We've had a good week on the hoard. On Monday we had a visit from Andrew Fitzpatrick of Leicester University, Phil De Jersey from Guernsey and Peter Le Rossignol, our local goldsmithing expert. Between them they had a look at all our recent finds and gave us a clearer idea of what we now know.

The first thing was that there was general agreement that the bronze spearhead found a couple of weeks ago is indeed Bronze Age.  Andrew said that there had been examples of Bronze Age material found in English Iron Age hoards before but no-one could think of any French examples (Our hoard is essentially French).  It appears that the Celts did have some sort of regard for these thousand year old weapons and that they weren't merely scrap metal.  Also Andrew had a look at our cleaned torques and mentioned that the decoration on them (abstract patterns and possible "mussels") are apparently unique and certainly haven't been seen on this type before ever.  It was really interesting to have a conversation with Andrew and Phil who have extensive knowledge of examples of such jewellery from the period and Peter whose hands-on skills meant that he could definitively say how such and such a piece would have been made.  Andrew commented how useful this fusion of experience was and it's obviously going to help us understand our hoard  better in the future.

The practical work this week has been coin removal at the "pointy" end of the hoard.  Actually it was funny a few weeks ago when Esther Cameron visited to write a report on the purse.  She wanted to know how we referred to the hoard orientation, as in did we refer to a Southern or Eastern part of the hoard, and we had to admit we largely used a "pointy end/fat end" system.  In the end we had to go and find our excavation report to remind ourselves of how we should describe it.  Anyway, back at the pointy end... We keep finding more and more ingots, many of which appear to be sitting on the hoard base, literally thrown into the hole first.  Most of them appear to be the same corroded green silver/copper alloy as the coins.  We never had any proof of this however until the last few days but it turns out  that one of the newly found ingots actually has half melted coins in its surface.  This is the first evidence we've found that the hoard buriers were melting down coins into ingots.  Andrew Fitpatrick found this very interesting and suggested it may be important in the understanding of just what the hoard was for and what were the circumstances of its burial.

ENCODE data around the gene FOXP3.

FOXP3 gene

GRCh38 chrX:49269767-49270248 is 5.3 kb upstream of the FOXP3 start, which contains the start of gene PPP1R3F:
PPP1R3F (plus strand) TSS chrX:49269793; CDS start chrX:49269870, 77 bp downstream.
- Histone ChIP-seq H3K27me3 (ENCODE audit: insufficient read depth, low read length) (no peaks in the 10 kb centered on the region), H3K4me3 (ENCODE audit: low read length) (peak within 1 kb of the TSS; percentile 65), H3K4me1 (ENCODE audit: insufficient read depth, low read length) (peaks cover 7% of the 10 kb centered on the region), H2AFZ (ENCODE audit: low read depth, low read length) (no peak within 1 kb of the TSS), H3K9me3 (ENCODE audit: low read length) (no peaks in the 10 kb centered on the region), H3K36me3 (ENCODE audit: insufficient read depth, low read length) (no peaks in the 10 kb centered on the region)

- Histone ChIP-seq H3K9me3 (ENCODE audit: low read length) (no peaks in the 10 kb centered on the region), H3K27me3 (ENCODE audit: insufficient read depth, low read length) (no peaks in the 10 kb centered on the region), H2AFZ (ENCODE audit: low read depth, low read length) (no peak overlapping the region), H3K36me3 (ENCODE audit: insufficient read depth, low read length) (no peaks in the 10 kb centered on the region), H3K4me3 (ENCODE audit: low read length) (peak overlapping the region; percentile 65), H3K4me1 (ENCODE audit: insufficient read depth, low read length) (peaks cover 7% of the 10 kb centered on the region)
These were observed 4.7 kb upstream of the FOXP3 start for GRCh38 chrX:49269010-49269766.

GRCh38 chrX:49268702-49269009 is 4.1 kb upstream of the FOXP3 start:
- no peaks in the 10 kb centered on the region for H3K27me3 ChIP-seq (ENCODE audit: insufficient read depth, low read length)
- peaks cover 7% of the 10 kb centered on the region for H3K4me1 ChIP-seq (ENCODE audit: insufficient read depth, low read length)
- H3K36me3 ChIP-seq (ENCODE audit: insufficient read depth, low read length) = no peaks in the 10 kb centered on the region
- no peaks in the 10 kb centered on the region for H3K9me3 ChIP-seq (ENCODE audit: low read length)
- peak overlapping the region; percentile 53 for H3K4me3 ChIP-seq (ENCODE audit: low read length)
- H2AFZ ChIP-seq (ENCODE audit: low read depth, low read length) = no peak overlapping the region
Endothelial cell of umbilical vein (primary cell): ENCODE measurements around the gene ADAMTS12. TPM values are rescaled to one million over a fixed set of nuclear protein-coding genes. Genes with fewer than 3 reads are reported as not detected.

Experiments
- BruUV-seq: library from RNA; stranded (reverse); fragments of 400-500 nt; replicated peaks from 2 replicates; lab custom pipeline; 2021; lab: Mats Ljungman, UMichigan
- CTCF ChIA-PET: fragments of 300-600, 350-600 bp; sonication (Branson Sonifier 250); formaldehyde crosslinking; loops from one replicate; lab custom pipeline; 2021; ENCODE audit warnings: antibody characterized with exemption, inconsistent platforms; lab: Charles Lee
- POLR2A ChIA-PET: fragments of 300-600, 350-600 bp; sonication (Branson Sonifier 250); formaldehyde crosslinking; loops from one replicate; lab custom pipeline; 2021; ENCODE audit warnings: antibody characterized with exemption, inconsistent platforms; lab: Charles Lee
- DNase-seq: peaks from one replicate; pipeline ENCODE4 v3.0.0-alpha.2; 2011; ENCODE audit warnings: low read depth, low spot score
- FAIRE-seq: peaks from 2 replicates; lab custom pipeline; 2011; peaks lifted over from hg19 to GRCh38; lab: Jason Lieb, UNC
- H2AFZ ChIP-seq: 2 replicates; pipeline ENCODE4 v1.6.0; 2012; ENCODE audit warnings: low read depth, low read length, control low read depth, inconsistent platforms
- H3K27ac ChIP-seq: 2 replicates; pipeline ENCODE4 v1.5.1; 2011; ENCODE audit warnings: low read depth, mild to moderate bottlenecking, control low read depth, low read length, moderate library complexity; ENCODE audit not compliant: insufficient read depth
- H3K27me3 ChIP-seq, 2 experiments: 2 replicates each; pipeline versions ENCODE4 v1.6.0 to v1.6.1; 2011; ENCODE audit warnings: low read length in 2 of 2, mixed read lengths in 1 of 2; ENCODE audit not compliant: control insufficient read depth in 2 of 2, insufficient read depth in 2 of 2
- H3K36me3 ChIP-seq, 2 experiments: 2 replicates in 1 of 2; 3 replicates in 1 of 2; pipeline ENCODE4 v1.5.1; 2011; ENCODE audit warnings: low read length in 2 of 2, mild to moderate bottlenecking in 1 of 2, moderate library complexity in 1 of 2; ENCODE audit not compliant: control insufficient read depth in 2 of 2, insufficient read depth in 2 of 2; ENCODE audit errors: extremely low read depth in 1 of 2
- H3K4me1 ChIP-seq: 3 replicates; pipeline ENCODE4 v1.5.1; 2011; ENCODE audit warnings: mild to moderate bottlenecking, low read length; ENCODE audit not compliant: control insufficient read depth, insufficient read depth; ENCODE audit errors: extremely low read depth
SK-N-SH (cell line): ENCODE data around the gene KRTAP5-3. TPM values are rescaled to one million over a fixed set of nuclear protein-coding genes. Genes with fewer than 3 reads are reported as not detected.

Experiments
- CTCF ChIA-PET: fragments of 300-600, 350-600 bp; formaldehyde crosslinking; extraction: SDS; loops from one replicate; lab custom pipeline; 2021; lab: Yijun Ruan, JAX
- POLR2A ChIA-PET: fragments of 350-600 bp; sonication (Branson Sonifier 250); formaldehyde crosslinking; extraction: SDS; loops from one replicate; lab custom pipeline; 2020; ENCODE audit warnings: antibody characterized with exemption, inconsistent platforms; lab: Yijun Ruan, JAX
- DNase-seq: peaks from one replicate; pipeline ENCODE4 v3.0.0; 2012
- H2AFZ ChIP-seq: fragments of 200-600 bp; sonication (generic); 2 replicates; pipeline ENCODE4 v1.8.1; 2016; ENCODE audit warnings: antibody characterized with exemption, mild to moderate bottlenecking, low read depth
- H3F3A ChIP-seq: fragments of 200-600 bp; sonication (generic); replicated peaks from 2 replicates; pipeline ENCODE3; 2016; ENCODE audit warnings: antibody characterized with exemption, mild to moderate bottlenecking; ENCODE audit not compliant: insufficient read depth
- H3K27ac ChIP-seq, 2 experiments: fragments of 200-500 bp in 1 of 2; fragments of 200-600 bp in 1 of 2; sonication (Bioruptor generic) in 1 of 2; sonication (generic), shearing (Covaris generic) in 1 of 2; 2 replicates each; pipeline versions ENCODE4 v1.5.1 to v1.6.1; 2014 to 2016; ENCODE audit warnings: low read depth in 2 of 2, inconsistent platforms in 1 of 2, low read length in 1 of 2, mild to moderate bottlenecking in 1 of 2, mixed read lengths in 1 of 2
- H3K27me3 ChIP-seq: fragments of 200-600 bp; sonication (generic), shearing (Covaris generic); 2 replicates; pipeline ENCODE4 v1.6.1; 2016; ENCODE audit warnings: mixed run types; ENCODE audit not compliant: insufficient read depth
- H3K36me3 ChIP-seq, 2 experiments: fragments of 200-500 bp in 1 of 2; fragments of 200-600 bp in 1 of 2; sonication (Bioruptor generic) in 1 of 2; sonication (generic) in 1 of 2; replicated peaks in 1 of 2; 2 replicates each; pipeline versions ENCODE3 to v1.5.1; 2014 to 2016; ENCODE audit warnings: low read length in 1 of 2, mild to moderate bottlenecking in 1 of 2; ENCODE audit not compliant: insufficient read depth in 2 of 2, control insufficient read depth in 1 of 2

Amid the various new ingots we have found two very unusual ones.  One, found in the last couple of days, is different to all the others because its surface is an uncorroded white metal, probably either pure silver or even a silver/gold alloy.  We will use X Ray Fluoresence spectrometry in the future to check the alloys of this and other new bits.  The other odd one appear to be a normal silver/copper alloy mix but is simply enormous.  Apparently most of our ingots are already unusually big and if that's true then I suspect that this one is unprecedented.  It's not removed yet or even fully revealed but it must weight more than a kilo, which is a lot of silver.

I'm having next week off so there will be a little while before my next blog, (how uncharacteristic!)  Bye till then.